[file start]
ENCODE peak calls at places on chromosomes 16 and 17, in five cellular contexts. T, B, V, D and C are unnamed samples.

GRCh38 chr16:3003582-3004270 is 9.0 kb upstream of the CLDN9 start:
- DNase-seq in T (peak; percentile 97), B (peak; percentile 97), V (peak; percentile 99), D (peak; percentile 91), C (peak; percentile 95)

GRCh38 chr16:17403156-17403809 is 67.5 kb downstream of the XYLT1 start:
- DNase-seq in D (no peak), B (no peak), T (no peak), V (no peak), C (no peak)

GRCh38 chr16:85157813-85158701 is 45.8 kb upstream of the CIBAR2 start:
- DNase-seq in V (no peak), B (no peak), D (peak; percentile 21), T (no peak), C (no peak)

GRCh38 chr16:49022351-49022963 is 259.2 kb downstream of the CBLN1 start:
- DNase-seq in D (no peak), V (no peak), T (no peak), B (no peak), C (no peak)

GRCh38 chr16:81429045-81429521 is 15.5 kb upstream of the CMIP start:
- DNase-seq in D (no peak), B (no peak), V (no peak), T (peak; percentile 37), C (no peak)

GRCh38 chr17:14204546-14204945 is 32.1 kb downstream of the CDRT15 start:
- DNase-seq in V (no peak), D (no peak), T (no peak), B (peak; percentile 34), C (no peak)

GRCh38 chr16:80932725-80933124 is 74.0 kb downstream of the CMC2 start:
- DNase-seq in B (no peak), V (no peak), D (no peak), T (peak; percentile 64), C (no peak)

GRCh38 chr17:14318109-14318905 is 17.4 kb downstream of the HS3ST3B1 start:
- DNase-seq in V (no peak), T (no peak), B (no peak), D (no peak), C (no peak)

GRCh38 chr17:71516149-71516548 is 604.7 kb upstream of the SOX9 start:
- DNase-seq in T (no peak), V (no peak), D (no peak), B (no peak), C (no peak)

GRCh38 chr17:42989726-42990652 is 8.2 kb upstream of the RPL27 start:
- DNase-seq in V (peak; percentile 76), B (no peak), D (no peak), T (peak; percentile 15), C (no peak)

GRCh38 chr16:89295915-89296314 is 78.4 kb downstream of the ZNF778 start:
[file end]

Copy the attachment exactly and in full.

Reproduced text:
ENCODE peak calls at places on chromosomes 16 and 17, in five cellular contexts. T, B, V, D and C are unnamed samples.

GRCh38 chr16:3003582-3004270 is 9.0 kb upstream of the CLDN9 start:
- DNase-seq in T (peak; percentile 97), B (peak; percentile 97), V (peak; percentile 99), D (peak; percentile 91), C (peak; percentile 95)

GRCh38 chr16:17403156-17403809 is 67.5 kb downstream of the XYLT1 start:
- DNase-seq in D (no peak), B (no peak), T (no peak), V (no peak), C (no peak)

GRCh38 chr16:85157813-85158701 is 45.8 kb upstream of the CIBAR2 start:
- DNase-seq in V (no peak), B (no peak), D (peak; percentile 21), T (no peak), C (no peak)

GRCh38 chr16:49022351-49022963 is 259.2 kb downstream of the CBLN1 start:
- DNase-seq in D (no peak), V (no peak), T (no peak), B (no peak), C (no peak)

GRCh38 chr16:81429045-81429521 is 15.5 kb upstream of the CMIP start:
- DNase-seq in D (no peak), B (no peak), V (no peak), T (peak; percentile 37), C (no peak)

GRCh38 chr17:14204546-14204945 is 32.1 kb downstream of the CDRT15 start:
- DNase-seq in V (no peak), D (no peak), T (no peak), B (peak; percentile 34), C (no peak)

GRCh38 chr16:80932725-80933124 is 74.0 kb downstream of the CMC2 start:
- DNase-seq in B (no peak), V (no peak), D (no peak), T (peak; percentile 64), C (no peak)

GRCh38 chr17:14318109-14318905 is 17.4 kb downstream of the HS3ST3B1 start:
- DNase-seq in V (no peak), T (no peak), B (no peak), D (no peak), C (no peak)

GRCh38 chr17:71516149-71516548 is 604.7 kb upstream of the SOX9 start:
- DNase-seq in T (no peak), V (no peak), D (no peak), B (no peak), C (no peak)

GRCh38 chr17:42989726-42990652 is 8.2 kb upstream of the RPL27 start:
- DNase-seq in V (peak; percentile 76), B (no peak), D (no peak), T (peak; percentile 15), C (no peak)

GRCh38 chr16:89295915-89296314 is 78.4 kb downstream of the ZNF778 start: